Lava Flow Trail is a 0.9 mile moderately trafficked loop trail located near Flagstaff, Arizona that features beautiful wild flowers and is rated as moderate. The trail offers a number of activity options and is accessible year-round.
My husband and I enjoyed this trail. It took us about 45 minutes total. The views of the volcano and mountain are incredible.
This trail is great if you are really into geology or are in need of a shorter hike. It was super easy and had some paved parts for greater accessibility.
Although all we did when we visited was go on the short and easy Lava Trail, there are other challenges very close by for hikers. Lenox Crater is a short walk from the parking lot and this is a crater you are allowed to climb, steep and about 1 mile to get up and down. Short distance back to the visitor center and next to the campground is the O'Leary Peak TH of 7 to 10 miles O/B depending on whether you go to the ranger tower or to the peak. We thought Lava Trail and other close by turnouts where very interesting.
This natl. monument is, in general, a place for casual tourists and families (not avid hikers and explorers). Maybe a good one-time visit. There are no decent hikes and it's the type of monument where literally everything is off limits except for the designated walk areas.
Pretty boring, to be honest. It's a drive-through experience.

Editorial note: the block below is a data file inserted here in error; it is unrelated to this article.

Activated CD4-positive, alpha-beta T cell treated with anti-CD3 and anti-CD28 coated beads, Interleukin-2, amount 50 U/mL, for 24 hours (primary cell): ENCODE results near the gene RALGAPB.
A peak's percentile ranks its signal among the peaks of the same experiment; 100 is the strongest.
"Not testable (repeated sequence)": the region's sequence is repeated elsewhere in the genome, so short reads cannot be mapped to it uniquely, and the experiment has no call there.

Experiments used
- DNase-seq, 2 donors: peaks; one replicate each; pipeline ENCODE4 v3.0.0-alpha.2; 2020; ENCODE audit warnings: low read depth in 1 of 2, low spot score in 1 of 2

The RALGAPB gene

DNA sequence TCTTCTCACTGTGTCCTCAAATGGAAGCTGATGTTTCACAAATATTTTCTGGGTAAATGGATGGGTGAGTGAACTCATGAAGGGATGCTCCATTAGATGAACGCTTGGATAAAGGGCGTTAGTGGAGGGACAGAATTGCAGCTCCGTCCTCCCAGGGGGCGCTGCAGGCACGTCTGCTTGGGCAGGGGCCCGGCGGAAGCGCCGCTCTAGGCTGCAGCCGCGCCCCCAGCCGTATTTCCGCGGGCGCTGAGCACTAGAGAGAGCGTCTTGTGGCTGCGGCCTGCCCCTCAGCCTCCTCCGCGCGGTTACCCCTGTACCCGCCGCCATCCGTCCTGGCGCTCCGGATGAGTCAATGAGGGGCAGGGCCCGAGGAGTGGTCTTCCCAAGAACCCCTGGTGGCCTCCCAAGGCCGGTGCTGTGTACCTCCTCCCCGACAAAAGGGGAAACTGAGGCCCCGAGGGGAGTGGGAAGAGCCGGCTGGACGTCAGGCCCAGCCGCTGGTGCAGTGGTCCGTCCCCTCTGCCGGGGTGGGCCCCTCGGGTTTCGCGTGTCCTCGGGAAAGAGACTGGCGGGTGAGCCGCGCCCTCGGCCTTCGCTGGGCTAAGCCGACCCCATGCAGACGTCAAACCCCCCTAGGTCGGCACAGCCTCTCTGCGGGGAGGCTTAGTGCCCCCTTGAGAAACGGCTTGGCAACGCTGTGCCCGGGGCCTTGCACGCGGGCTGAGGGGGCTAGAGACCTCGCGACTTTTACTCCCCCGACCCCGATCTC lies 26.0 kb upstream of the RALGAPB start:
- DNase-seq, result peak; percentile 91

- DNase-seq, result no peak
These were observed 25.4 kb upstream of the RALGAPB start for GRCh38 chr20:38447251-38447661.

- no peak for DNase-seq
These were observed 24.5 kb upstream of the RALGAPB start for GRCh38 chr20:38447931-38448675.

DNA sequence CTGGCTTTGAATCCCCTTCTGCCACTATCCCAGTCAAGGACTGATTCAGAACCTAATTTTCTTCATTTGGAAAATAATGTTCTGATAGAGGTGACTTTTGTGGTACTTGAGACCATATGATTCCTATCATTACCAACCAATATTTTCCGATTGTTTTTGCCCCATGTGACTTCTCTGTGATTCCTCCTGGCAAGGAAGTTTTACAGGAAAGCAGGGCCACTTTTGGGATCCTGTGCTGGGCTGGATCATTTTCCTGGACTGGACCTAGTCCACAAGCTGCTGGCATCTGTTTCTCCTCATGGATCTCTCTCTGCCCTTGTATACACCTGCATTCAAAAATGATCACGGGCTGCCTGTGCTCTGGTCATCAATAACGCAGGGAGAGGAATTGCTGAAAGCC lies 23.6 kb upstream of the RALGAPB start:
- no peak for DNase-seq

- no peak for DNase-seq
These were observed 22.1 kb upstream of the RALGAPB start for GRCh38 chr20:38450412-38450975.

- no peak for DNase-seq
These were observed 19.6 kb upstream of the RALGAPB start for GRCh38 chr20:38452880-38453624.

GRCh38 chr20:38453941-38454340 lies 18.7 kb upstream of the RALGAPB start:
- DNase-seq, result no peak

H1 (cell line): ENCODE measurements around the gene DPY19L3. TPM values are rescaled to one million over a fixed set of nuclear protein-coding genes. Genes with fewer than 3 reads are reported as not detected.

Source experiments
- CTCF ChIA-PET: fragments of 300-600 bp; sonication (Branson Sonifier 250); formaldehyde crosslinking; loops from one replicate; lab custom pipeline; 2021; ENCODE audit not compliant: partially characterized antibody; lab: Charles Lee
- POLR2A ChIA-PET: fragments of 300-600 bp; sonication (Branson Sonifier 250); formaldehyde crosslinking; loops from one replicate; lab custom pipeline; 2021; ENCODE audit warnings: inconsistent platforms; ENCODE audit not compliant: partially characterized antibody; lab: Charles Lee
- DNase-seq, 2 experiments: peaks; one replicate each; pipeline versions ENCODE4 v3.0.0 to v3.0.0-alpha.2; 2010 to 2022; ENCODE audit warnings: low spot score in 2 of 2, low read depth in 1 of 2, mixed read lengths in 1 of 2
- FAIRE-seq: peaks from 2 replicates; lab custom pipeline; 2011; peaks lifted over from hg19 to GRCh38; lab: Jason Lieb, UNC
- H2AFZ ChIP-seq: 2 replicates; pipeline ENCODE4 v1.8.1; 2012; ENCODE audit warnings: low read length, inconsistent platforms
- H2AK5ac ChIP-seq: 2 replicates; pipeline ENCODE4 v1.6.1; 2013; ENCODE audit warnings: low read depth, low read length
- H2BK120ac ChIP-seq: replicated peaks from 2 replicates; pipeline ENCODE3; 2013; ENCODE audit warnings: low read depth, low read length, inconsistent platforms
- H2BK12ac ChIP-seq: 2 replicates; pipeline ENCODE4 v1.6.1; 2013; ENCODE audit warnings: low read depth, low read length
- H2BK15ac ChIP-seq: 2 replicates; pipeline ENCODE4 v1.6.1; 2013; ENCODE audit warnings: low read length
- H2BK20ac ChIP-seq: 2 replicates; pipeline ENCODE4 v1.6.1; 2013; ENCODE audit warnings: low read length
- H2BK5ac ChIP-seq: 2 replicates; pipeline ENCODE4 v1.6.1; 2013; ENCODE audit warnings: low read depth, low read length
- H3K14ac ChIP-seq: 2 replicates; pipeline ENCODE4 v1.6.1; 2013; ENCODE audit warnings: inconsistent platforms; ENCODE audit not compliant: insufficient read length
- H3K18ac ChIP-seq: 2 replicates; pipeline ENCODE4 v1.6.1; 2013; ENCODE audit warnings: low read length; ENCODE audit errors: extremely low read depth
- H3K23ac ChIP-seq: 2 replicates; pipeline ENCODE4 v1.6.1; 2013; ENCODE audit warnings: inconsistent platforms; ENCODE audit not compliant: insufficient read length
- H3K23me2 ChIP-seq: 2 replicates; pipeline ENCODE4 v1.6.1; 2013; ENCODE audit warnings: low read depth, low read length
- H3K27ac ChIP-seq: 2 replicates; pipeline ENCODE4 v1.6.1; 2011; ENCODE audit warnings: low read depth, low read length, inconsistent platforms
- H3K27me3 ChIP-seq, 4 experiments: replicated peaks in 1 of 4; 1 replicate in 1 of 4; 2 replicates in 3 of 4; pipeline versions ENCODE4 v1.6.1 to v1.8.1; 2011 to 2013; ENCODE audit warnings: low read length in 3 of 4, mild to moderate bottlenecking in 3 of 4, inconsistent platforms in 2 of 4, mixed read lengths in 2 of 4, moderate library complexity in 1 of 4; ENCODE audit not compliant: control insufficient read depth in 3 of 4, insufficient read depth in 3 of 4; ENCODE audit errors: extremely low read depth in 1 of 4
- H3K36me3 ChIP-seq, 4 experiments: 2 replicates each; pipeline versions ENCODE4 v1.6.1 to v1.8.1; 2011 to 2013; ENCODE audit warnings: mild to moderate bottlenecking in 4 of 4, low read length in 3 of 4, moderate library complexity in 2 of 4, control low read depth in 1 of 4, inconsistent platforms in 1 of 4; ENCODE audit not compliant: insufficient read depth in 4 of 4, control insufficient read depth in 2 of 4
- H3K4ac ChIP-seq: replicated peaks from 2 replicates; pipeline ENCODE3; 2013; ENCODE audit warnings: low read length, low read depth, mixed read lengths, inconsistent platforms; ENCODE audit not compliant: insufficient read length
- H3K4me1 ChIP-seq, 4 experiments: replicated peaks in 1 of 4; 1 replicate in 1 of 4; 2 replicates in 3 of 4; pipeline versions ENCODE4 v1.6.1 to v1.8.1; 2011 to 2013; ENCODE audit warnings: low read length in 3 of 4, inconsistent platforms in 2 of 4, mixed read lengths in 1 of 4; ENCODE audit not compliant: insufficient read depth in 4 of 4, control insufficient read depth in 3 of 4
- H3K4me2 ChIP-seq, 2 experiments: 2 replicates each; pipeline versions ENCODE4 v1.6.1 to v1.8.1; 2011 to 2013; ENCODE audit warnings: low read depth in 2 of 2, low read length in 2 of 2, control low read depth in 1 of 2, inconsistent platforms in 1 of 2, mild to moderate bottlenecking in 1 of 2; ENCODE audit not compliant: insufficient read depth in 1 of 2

Lava flow trail was the most interesting, as you actually get to immerse yourself a bit more in the actual feature of the place: volcanoes and crap.
Short and easy.
Very easy, nicely marked. Gorgeous scenery.
Beautiful terrain, but with how short it is you can't ask for a lot.
Never seen terrain quite like this. There's a 9-mile fissure of deeply disturbed rock from the volcanic eruption, and you get to walk right through it.
It's family friendly and a very easy walk. They have signs along the trail with interesting facts about the site. It's a neat area.
Geologically excellent and short enough for a whole group although, watch out for sharp obsidian rocks.
It's unfortunate there isn't a trail to the summit of Sunset Crater, but when you see the "scars" on the mountain from former paths to the top, you'll see why they discontinued allowing people to hike the mountain in the 1930's. The remaining trail is a short and mostly paved route that loops through a 900-year-old lava flow.